Continuing our coverage of the CFPB’s proposed debt collection rules, this blog post will focus on a few provisions that pertain specifically to mortgage servicers.

In part, the proposal continues the CFPB’s efforts to harmonize mortgage servicing regulation (which generally promotes communication with consumers) and debt collection regulation (which generally restricts communication with consumers). 

Plans announced on May 15 by the FCC to empower voice service providers to offer more aggressive call-blocking programs could create significant problems for creditors and debt collectors.  In addition to allowing providers to block unwanted calls by default, the FCC plans to allow providers to offer opt-in blocking in which a consumer can elect

Last Friday, the CFPB announced that it had filed yet another meaningful attorney involvement lawsuit against a debt collection law firm – Forster & Garbus, P.C.  It’s notable enough that the Bureau continues to pursue these cases (even while proposing a “safe harbor” for meaningful attorney involvement in its proposed debt collection rules), but there

As part of our continuing discussion of the CFPB’s proposed debt collection rules, we focus in this blog post on a provision that occupies very little real estate in the proposal, but could have tremendous significance: a new “safe harbor” provision relating to meaningful attorney involvement by debt collection law firms, contained in section

In this blog post, we attempt to dissect and explore the Bureau’s proposed call frequency and time/place limitations in the recently-released debt collection NPRM.

Proposed Call Frequency Limitations

First, let’s tackle the proposed call frequency limitations.  Section 1006.14(b)(2) prohibits attempting to call (note the use of the word “call,” as opposed to “communicate with”)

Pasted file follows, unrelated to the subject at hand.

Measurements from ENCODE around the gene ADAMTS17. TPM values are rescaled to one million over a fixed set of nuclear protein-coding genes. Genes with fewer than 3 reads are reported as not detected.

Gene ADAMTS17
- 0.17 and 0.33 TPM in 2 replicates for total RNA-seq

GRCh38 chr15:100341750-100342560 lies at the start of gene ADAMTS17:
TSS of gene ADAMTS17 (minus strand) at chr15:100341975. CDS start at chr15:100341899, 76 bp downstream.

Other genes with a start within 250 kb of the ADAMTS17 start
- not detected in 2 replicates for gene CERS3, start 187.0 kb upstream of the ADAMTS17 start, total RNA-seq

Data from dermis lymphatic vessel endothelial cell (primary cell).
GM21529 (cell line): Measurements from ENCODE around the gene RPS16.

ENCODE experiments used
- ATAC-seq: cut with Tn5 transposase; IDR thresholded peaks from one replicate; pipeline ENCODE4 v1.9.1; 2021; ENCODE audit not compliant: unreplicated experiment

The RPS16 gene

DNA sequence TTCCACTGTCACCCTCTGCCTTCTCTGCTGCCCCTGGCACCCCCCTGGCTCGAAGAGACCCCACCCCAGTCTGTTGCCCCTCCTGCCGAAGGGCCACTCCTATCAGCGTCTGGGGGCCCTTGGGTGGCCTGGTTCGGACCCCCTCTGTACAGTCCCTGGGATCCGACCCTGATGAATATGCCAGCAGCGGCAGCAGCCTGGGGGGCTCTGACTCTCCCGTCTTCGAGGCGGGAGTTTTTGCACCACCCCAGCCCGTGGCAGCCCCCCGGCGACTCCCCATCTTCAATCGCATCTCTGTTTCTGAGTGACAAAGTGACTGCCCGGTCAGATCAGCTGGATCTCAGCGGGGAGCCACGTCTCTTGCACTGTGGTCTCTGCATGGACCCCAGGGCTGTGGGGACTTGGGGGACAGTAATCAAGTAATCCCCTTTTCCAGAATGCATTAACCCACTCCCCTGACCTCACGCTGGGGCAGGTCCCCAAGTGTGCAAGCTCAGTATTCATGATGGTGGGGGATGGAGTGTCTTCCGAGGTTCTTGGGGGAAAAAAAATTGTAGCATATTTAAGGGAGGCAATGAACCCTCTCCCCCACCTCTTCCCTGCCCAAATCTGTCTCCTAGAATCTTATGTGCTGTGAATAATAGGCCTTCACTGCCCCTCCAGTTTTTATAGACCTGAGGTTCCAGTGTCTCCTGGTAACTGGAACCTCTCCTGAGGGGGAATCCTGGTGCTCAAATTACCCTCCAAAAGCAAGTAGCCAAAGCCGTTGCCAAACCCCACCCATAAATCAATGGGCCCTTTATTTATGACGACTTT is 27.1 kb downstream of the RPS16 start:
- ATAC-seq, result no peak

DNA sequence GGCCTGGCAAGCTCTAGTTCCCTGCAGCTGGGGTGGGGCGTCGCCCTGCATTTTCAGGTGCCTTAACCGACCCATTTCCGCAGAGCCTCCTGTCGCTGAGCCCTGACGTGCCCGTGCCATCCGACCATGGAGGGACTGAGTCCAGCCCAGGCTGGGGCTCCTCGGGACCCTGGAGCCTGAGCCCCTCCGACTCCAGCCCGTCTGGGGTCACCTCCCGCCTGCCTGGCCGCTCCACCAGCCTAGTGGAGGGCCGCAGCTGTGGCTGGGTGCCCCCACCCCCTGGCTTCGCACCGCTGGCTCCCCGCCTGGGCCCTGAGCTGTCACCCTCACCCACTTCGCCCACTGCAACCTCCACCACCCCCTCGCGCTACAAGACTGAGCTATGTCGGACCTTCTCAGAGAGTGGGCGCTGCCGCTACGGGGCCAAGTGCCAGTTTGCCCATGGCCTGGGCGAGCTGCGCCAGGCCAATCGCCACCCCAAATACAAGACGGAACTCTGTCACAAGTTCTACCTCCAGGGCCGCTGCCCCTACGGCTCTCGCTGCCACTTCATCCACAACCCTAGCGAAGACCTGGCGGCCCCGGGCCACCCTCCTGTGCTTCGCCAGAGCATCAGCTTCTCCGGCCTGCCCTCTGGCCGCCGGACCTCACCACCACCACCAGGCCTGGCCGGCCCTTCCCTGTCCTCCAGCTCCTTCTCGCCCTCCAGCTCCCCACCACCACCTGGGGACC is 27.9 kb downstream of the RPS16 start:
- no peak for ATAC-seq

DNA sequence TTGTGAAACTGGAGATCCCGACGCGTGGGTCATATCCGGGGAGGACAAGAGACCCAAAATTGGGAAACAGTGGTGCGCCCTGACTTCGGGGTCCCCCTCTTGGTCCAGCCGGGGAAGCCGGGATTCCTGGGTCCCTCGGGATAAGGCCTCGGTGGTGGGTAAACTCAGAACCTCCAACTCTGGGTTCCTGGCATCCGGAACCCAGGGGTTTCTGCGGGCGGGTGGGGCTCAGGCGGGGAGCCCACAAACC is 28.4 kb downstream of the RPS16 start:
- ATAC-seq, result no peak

The Bureau’s proposed debt collection rules, released last week, only apply to debt collectors, as defined under the Fair Debt Collection Practices Act.  So, why should creditors and servicers be interested in them?  Lots of reasons.

First, a number of provisions call for creditors (or by extension, servicers) to take action before a debt

One day after announcing its notice of proposed rulemaking regarding the Fair Debt Collection Practices Act (FDCPA), the CFPB held a town hall at the University of Pennsylvania to discuss the major aspects of the proposal, gauge stakeholders’ reactions, and field comments from the public.  The town hall consisted of opening remarks by Director Kraninger,

The CFPB has published its long-awaited notice of proposed rulemaking under the Fair Debt Collection Practices Act (FDCPA). The proposed rule would apply only to debt collectors covered by the FDCPA, although creditors and servicers acquiring debts before default will feel its impact as well.

On May 14, 2019, from 12 p.m. to 1:30 p.m.